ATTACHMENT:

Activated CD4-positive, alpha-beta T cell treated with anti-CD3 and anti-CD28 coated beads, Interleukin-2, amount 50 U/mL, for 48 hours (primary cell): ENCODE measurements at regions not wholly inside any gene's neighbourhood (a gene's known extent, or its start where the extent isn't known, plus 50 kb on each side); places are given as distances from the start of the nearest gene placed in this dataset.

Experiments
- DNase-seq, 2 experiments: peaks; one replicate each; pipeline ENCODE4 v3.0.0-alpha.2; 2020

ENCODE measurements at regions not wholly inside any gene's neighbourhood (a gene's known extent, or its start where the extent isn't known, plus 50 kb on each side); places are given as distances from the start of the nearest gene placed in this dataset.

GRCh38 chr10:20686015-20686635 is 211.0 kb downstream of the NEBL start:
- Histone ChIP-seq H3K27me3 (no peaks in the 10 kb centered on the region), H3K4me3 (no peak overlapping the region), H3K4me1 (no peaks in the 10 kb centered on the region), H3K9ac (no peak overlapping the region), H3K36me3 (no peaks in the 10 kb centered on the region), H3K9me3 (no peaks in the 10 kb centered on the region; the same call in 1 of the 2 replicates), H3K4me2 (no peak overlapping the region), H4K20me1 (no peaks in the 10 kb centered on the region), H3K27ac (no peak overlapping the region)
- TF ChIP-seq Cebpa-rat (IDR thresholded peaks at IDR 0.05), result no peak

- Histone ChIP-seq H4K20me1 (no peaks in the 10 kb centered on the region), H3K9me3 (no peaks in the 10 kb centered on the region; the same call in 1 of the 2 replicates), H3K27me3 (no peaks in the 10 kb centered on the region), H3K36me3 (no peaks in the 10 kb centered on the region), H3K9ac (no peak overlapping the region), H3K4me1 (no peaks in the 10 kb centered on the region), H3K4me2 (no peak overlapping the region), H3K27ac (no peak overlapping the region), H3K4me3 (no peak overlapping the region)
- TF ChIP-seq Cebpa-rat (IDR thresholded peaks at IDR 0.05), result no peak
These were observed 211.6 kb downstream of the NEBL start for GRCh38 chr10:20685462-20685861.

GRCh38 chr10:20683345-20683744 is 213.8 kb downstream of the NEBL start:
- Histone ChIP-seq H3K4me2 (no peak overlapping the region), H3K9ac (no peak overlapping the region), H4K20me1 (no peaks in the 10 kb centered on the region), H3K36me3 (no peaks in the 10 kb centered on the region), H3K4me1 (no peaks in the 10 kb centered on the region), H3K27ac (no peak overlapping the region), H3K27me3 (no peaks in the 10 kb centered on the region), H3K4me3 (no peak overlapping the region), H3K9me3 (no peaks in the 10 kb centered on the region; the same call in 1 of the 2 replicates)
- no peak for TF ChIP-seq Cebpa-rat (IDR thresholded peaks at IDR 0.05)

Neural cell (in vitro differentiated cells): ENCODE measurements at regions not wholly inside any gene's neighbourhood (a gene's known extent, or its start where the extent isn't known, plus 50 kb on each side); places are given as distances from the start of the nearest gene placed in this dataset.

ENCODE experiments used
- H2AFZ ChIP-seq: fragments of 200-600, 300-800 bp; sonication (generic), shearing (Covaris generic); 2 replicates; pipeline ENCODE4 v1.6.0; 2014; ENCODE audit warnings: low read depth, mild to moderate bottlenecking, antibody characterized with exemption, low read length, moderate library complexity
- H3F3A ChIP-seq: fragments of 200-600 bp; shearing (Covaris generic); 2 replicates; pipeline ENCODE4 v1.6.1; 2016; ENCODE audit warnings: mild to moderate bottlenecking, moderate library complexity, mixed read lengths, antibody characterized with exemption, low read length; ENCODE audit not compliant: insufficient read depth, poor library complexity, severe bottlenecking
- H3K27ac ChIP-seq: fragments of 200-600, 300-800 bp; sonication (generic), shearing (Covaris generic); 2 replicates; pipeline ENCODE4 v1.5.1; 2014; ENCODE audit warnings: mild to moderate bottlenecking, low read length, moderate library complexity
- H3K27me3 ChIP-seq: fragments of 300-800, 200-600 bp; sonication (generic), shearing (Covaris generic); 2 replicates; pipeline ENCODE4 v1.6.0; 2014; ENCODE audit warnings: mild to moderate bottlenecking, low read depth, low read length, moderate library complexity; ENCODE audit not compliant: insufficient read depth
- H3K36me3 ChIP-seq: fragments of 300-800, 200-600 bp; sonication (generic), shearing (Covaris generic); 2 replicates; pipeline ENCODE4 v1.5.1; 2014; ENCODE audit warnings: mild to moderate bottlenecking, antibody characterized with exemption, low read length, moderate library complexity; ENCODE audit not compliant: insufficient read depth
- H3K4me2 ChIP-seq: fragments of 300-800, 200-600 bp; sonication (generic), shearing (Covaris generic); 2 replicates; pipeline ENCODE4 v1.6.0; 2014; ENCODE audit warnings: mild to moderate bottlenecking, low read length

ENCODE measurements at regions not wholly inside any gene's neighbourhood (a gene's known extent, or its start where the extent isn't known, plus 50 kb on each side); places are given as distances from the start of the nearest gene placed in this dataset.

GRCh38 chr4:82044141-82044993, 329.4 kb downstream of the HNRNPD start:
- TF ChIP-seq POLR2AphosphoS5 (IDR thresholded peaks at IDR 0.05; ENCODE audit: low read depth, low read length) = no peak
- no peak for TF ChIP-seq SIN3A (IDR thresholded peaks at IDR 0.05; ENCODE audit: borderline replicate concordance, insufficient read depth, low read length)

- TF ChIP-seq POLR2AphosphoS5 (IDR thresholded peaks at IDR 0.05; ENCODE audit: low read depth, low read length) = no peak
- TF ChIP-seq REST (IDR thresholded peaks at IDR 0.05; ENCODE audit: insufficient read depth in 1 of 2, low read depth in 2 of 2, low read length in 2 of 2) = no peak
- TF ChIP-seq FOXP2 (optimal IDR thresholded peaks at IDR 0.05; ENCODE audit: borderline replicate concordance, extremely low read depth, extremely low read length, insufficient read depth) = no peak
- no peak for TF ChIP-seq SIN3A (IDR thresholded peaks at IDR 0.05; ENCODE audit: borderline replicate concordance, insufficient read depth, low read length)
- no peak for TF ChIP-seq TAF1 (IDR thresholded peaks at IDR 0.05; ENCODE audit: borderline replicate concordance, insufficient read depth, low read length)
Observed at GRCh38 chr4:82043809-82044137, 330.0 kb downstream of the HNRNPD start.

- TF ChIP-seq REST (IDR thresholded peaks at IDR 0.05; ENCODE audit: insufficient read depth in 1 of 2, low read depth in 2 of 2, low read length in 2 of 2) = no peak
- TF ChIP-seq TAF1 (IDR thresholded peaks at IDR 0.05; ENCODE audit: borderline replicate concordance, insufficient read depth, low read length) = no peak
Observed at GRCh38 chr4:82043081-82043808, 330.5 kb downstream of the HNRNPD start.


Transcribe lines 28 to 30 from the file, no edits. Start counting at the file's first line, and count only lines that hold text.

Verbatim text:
- TF ChIP-seq FOXP2 (optimal IDR thresholded peaks at IDR 0.05; ENCODE audit: borderline replicate concordance, extremely low read depth, extremely low read length, insufficient read depth) = no peak
- no peak for TF ChIP-seq SIN3A (IDR thresholded peaks at IDR 0.05; ENCODE audit: borderline replicate concordance, insufficient read depth, low read length)
- no peak for TF ChIP-seq TAF1 (IDR thresholded peaks at IDR 0.05; ENCODE audit: borderline replicate concordance, insufficient read depth, low read length)